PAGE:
Vol. 10 No. 2
Invasive weeds and climate change: past, present and future
Author(s): P. C. Bhowmik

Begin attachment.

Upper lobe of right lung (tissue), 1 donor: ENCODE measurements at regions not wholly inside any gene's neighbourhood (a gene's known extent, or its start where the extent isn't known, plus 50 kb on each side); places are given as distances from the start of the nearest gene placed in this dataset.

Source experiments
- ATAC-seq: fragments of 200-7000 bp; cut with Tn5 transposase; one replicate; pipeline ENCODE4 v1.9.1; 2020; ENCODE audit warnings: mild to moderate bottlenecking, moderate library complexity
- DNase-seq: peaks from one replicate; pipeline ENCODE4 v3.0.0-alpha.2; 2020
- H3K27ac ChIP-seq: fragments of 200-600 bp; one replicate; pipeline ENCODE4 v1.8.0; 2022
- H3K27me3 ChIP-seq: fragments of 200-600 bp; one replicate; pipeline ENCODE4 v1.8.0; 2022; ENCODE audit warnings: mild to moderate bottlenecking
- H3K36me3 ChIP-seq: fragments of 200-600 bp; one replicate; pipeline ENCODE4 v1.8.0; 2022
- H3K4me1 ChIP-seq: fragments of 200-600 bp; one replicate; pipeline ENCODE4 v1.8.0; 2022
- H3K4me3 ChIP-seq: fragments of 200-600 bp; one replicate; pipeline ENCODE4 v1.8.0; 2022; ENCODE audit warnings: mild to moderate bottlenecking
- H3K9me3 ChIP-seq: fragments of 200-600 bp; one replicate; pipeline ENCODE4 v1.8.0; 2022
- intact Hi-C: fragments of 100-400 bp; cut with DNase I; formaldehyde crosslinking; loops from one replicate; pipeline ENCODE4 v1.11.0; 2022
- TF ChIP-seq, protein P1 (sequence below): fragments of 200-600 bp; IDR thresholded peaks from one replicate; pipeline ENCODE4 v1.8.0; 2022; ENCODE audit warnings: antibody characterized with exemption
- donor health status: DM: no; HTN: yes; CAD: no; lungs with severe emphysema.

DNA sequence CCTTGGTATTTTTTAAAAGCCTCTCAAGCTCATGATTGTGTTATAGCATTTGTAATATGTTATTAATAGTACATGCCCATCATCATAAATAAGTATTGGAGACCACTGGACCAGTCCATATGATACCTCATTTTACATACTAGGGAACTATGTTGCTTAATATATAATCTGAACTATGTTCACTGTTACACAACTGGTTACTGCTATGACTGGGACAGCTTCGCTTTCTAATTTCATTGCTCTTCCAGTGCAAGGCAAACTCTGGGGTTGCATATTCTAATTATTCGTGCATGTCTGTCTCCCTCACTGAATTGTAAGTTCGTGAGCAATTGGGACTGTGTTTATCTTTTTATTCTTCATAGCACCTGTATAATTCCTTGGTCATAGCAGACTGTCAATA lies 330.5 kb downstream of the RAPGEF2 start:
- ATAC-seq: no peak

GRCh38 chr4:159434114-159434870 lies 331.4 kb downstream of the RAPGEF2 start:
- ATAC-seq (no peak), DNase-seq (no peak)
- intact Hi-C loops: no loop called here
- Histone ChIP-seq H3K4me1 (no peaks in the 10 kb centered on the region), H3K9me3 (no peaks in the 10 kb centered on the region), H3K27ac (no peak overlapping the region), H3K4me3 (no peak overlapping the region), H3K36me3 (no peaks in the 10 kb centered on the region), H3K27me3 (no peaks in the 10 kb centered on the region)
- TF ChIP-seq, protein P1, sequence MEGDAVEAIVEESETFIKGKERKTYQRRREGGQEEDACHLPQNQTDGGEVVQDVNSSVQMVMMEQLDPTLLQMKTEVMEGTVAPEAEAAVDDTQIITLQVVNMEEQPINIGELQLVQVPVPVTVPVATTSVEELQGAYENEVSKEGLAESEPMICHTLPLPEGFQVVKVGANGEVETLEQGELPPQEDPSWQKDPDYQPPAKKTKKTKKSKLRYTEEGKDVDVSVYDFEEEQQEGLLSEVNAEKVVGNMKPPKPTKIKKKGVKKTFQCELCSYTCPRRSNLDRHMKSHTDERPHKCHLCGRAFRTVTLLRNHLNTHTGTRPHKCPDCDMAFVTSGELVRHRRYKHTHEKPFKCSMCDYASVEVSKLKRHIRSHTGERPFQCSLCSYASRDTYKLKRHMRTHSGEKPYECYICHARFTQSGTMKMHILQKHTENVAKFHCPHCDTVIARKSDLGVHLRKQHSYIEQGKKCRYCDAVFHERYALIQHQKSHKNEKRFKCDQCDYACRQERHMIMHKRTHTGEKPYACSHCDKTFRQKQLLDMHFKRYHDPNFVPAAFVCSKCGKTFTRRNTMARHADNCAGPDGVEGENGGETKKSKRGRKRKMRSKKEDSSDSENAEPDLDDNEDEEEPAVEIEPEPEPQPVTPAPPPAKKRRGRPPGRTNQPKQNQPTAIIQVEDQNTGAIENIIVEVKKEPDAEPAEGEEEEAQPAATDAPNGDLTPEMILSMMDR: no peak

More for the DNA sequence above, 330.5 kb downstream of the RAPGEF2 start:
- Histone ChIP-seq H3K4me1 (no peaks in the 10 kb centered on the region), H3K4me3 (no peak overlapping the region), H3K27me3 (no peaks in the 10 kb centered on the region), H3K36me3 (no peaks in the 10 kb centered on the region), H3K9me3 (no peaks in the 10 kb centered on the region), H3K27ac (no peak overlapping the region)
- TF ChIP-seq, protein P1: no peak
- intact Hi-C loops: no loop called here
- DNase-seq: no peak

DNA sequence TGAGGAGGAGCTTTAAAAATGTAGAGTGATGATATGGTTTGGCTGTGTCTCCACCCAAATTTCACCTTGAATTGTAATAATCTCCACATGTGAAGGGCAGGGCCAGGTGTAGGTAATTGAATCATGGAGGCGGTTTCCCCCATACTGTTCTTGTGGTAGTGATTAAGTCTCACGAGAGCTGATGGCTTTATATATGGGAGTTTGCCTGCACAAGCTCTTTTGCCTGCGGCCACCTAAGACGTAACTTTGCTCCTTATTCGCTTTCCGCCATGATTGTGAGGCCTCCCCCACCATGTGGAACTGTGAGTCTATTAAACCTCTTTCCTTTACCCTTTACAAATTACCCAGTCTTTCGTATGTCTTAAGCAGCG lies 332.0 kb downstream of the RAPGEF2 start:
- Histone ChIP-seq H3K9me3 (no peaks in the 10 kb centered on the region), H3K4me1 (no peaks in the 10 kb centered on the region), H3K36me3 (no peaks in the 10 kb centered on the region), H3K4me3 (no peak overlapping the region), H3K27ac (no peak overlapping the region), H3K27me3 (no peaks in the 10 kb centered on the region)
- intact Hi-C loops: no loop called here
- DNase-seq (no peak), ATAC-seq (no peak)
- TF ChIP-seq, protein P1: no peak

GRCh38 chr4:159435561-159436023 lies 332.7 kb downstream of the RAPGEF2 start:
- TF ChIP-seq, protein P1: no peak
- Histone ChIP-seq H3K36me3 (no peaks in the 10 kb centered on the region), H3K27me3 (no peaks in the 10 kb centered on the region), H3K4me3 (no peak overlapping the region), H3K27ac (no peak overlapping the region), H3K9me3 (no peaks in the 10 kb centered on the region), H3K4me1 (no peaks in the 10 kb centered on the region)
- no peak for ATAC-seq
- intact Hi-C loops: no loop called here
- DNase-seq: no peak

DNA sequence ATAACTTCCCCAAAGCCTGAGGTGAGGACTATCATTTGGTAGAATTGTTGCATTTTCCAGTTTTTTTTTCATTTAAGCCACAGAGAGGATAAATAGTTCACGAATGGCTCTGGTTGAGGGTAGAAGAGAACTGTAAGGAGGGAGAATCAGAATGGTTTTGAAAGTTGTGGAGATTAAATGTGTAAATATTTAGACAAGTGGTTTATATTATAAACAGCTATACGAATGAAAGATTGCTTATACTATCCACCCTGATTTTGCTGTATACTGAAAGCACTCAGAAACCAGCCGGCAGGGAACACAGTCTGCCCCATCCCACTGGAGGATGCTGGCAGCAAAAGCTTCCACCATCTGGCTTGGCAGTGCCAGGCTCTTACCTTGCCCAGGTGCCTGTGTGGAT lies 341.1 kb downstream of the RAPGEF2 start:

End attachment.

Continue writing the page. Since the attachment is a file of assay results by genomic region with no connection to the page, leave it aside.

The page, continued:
Abstract: The invasive species is of global importance. It is recognized as one of the leading threats to biodiversity and imposes tremendous costs on agriculture, fisheries, wetlands, forestry, natural areas, and other human enterprises, including human health. The nature and distribution of invasive species has no geographical boundaries. The invasive plants (native, non-native, or alien) tend to have many similar biological attributes/traits relating to high reproduction and stress tolerance. These traits include germination of seeds without complicated requirements, rapid seedling growth, vegetative and sexual reproduction at early stage, aggressive spread by runners or rhizomes, diverse dispersal mechanisms, and the ability to tolerate a wide range of environmental conditions. Invasive species have been identified as the second biggest threat to biological diversity after habitat destruction. Will invasive weeds make ecological adaptation with climate change? What impacts do these plants may have in agriculture, health and the environment?.
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